A guide to searching for death and burial records in Southwark
Poor Law burials
If you became sick, disabled, widowed or unemployed in the 16th century, then you would have been forced to find financial help from an Overseer of the Poor who would have worked on behalf of the parish to help with financial aid. The Poor Law Act of 1601 established a system of collecting the Poor Law rate from well-off residents in the parish. In 1834 an amendment to the Poor Law Act saw a much more evolved and organised system of administration. Parishes were now assembled into Poor Law Unions, which in turn elected a Board of Guardians. It was the Board of Guardians who had responsibility for overseeing the care of the poor, including their residence at a workhouse or infirmary and in the case of the death of the pauper, the arrangements for burial.
Death in the workhouse
Boards of Guardians’ records frequently include registers of deaths that occurred in the workhouse, but not usually any records of burials. Burials of people who died in a London workhouse would normally have taken place in a local parish burial ground until these were closed. Subsequent burials would have taken place either in the local cemetery if there was one, or in one of the large private cemeteries outside London which entered into contracts with local authorities for the burial of the poor, Brookwood Cemetery was one such cemetery (see Section 6).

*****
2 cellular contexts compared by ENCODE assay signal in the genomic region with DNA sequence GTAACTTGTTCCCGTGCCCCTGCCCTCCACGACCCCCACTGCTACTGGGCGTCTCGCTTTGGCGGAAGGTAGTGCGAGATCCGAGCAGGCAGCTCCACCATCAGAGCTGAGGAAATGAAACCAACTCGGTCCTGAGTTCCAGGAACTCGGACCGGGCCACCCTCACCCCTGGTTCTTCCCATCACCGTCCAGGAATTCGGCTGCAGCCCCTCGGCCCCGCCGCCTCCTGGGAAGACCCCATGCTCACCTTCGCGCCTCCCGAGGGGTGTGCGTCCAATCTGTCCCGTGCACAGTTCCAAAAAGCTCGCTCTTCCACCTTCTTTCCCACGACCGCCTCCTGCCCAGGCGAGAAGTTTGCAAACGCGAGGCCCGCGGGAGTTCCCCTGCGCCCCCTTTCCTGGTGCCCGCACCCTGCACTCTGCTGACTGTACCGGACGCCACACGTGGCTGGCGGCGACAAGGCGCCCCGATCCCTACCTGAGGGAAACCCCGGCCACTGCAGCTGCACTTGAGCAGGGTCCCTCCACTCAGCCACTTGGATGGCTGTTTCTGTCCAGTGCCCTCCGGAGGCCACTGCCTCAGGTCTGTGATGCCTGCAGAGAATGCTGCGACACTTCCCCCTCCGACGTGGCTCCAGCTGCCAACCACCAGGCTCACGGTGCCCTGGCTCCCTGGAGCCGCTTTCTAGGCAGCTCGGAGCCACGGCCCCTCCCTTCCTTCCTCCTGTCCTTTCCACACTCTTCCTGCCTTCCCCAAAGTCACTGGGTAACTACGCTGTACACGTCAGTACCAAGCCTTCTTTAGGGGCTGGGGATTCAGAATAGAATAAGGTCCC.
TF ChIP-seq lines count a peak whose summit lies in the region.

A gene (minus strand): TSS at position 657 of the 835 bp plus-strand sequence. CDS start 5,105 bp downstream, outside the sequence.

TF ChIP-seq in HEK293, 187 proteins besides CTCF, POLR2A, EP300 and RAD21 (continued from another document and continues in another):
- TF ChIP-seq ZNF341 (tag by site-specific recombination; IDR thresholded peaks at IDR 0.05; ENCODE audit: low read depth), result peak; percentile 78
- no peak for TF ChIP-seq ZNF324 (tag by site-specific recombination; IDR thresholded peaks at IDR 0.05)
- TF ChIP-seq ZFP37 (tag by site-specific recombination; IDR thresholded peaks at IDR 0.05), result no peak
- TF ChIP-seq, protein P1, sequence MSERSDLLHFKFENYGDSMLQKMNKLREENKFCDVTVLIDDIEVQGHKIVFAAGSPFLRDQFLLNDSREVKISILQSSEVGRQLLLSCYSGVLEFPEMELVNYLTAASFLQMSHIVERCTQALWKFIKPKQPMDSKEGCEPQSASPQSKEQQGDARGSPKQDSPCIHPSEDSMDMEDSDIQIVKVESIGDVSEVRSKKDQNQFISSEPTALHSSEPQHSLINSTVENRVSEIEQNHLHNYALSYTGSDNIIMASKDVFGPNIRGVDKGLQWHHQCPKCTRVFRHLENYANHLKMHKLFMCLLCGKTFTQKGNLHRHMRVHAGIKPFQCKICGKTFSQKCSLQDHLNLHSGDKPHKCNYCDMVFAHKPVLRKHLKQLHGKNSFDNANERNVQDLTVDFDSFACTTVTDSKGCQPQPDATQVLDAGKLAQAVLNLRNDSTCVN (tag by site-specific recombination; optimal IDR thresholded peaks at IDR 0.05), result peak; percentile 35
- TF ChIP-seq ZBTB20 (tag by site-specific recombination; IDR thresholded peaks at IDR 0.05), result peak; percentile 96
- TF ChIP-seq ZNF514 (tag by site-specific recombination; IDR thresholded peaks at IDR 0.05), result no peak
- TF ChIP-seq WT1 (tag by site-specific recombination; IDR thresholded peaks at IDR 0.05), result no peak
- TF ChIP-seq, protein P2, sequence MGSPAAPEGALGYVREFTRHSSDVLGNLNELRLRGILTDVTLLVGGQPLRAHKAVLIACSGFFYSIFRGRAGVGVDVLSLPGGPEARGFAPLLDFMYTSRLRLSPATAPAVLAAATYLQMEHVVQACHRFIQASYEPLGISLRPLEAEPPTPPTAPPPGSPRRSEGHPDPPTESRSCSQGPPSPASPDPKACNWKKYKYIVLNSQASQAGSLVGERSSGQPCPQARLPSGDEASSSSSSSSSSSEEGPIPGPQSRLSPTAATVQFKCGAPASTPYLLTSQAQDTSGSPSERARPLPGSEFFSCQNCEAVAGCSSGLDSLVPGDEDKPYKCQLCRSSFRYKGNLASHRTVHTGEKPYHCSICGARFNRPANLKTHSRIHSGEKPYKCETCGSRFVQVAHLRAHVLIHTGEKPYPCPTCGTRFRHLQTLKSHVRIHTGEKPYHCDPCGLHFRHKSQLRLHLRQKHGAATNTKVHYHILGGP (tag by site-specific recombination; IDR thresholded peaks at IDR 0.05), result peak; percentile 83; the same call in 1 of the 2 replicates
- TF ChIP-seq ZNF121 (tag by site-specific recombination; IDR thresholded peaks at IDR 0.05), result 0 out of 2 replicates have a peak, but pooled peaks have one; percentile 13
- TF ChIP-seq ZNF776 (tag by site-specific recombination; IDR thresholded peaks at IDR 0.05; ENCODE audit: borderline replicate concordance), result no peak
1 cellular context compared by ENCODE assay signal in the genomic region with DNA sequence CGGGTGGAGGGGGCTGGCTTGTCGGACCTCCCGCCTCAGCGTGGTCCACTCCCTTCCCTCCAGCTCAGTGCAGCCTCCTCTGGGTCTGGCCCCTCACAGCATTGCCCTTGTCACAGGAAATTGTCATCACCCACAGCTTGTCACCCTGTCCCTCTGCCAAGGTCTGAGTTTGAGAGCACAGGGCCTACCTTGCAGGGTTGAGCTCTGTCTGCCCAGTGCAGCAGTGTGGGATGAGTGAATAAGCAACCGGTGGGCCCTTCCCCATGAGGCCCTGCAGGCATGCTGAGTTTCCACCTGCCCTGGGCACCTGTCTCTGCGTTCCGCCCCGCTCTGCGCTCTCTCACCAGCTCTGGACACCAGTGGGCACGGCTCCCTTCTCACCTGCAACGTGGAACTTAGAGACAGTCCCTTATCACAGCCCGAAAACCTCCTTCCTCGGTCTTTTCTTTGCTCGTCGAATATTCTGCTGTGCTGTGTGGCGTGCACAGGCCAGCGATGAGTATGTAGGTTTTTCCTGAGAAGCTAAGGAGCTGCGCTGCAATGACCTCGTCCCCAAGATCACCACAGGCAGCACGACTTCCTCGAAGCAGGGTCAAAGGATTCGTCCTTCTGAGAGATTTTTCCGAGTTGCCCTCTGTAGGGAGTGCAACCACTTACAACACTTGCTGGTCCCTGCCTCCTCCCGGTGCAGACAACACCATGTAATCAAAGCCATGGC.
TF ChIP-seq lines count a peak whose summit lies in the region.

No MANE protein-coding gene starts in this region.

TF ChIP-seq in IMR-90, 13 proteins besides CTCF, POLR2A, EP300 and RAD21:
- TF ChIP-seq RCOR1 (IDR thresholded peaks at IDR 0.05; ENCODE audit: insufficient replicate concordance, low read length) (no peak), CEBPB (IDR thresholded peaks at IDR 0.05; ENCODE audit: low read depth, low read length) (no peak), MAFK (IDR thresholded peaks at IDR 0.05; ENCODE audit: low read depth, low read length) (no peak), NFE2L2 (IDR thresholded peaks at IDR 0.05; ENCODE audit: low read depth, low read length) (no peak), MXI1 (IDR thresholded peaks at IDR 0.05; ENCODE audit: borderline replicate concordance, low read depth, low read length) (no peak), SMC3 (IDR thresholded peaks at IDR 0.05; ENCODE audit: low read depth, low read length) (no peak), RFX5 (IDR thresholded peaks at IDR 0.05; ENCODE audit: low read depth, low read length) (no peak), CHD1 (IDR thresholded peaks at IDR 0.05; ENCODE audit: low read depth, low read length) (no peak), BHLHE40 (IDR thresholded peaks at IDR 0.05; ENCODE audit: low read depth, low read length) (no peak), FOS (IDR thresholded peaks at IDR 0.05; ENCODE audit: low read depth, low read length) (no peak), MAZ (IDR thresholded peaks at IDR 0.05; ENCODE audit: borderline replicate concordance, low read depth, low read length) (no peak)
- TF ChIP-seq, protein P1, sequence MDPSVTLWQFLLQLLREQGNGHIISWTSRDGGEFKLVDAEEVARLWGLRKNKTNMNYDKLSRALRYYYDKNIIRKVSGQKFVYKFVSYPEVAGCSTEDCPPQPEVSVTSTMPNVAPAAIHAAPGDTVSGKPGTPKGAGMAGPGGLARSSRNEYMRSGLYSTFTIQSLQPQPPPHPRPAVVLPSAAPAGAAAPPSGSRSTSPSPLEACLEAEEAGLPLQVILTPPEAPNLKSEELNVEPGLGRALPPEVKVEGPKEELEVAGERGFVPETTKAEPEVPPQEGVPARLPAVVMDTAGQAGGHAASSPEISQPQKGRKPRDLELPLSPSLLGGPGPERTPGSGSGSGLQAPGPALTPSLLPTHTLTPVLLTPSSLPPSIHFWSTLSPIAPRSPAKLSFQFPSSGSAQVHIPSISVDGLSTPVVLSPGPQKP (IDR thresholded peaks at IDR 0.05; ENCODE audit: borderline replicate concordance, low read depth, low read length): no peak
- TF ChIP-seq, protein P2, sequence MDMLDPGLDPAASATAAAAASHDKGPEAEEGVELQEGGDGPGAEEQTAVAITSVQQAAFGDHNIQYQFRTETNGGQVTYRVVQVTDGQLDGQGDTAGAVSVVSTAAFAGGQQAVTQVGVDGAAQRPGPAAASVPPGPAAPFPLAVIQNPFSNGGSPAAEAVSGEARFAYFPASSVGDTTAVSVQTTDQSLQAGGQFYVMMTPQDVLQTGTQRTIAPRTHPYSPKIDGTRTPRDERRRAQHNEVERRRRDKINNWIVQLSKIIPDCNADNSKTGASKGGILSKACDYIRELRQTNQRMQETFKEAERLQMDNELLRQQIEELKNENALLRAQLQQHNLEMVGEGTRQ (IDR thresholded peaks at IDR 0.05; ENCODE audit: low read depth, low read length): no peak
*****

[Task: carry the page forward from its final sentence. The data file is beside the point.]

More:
The following Poor Law records can be accessed on Ancestry.
- The London, England, Workhouse Admission and Discharge Records for 1764-1930
- The London, England, Poor Law and Board of Guardian Records for 1738-1926
- Poor Law Hospital Admissions and Discharges, 1842-1918
More information on the Poor Law system and workhouses is available at www.workhouses.org.uk.
Creed registers are so-called because they give the religious creed or faith of each workhouse inmate. They are often easier to use to trace details of an individual than the admission and discharge books. They usually record inmates in alphabetical sections, starting with everyone with a surname beginning with 'A'; and then listing them in order of date of admission. The date of discharge or death is normally added to the admission entry. If the column for the date of discharge or death is left blank, this usually means that the person concerned was still in the workhouse when a new creed register was started. The next creed register should contain an entry for the same person under their original date of admission. This can sometimes cause confusion about the date a creed register was started.
Page last updated: 15 September 2023